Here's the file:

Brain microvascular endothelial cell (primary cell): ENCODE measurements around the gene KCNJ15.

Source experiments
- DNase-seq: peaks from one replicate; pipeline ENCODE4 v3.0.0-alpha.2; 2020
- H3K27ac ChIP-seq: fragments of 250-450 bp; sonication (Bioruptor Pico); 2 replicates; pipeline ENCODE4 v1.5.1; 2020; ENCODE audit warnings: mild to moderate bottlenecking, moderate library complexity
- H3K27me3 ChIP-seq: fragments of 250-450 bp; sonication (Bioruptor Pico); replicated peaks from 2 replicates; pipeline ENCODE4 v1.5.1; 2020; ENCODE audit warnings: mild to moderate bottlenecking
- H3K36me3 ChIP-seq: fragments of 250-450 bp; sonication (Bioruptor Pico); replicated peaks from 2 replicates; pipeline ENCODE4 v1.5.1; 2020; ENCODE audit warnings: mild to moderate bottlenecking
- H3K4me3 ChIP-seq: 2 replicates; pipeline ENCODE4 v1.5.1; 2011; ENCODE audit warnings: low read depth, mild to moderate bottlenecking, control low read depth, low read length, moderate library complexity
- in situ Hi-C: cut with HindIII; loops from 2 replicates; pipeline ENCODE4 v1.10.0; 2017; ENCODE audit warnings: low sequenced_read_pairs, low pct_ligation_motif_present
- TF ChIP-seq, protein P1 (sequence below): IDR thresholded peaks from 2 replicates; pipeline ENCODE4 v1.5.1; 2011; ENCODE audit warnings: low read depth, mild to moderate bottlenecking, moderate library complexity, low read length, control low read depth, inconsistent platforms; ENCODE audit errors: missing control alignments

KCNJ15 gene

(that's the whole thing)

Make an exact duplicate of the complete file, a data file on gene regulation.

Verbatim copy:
Brain microvascular endothelial cell (primary cell): ENCODE measurements around the gene KCNJ15.

Source experiments
- DNase-seq: peaks from one replicate; pipeline ENCODE4 v3.0.0-alpha.2; 2020
- H3K27ac ChIP-seq: fragments of 250-450 bp; sonication (Bioruptor Pico); 2 replicates; pipeline ENCODE4 v1.5.1; 2020; ENCODE audit warnings: mild to moderate bottlenecking, moderate library complexity
- H3K27me3 ChIP-seq: fragments of 250-450 bp; sonication (Bioruptor Pico); replicated peaks from 2 replicates; pipeline ENCODE4 v1.5.1; 2020; ENCODE audit warnings: mild to moderate bottlenecking
- H3K36me3 ChIP-seq: fragments of 250-450 bp; sonication (Bioruptor Pico); replicated peaks from 2 replicates; pipeline ENCODE4 v1.5.1; 2020; ENCODE audit warnings: mild to moderate bottlenecking
- H3K4me3 ChIP-seq: 2 replicates; pipeline ENCODE4 v1.5.1; 2011; ENCODE audit warnings: low read depth, mild to moderate bottlenecking, control low read depth, low read length, moderate library complexity
- in situ Hi-C: cut with HindIII; loops from 2 replicates; pipeline ENCODE4 v1.10.0; 2017; ENCODE audit warnings: low sequenced_read_pairs, low pct_ligation_motif_present
- TF ChIP-seq, protein P1 (sequence below): IDR thresholded peaks from 2 replicates; pipeline ENCODE4 v1.5.1; 2011; ENCODE audit warnings: low read depth, mild to moderate bottlenecking, moderate library complexity, low read length, control low read depth, inconsistent platforms; ENCODE audit errors: missing control alignments

KCNJ15 gene